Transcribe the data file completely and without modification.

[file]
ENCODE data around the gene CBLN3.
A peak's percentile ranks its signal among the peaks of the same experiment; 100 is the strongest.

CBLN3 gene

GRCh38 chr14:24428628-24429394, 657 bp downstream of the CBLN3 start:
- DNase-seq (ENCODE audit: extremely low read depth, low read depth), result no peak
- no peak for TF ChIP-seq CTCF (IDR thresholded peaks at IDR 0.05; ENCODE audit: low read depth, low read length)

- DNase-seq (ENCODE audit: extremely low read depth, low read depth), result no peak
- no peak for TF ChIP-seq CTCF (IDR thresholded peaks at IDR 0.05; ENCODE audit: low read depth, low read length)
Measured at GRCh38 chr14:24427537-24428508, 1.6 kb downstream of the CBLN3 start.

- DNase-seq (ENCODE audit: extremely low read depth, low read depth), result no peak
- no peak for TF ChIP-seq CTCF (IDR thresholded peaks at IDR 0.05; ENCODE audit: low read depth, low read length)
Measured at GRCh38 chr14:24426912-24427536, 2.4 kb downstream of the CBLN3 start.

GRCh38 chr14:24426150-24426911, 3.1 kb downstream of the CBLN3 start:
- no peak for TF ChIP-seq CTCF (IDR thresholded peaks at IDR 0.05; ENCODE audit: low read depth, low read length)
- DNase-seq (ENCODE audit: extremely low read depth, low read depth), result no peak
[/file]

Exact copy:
ENCODE data around the gene CBLN3.
A peak's percentile ranks its signal among the peaks of the same experiment; 100 is the strongest.

CBLN3 gene

GRCh38 chr14:24428628-24429394, 657 bp downstream of the CBLN3 start:
- DNase-seq (ENCODE audit: extremely low read depth, low read depth), result no peak
- no peak for TF ChIP-seq CTCF (IDR thresholded peaks at IDR 0.05; ENCODE audit: low read depth, low read length)

- DNase-seq (ENCODE audit: extremely low read depth, low read depth), result no peak
- no peak for TF ChIP-seq CTCF (IDR thresholded peaks at IDR 0.05; ENCODE audit: low read depth, low read length)
Measured at GRCh38 chr14:24427537-24428508, 1.6 kb downstream of the CBLN3 start.

- DNase-seq (ENCODE audit: extremely low read depth, low read depth), result no peak
- no peak for TF ChIP-seq CTCF (IDR thresholded peaks at IDR 0.05; ENCODE audit: low read depth, low read length)
Measured at GRCh38 chr14:24426912-24427536, 2.4 kb downstream of the CBLN3 start.

GRCh38 chr14:24426150-24426911, 3.1 kb downstream of the CBLN3 start:
- no peak for TF ChIP-seq CTCF (IDR thresholded peaks at IDR 0.05; ENCODE audit: low read depth, low read length)
- DNase-seq (ENCODE audit: extremely low read depth, low read depth), result no peak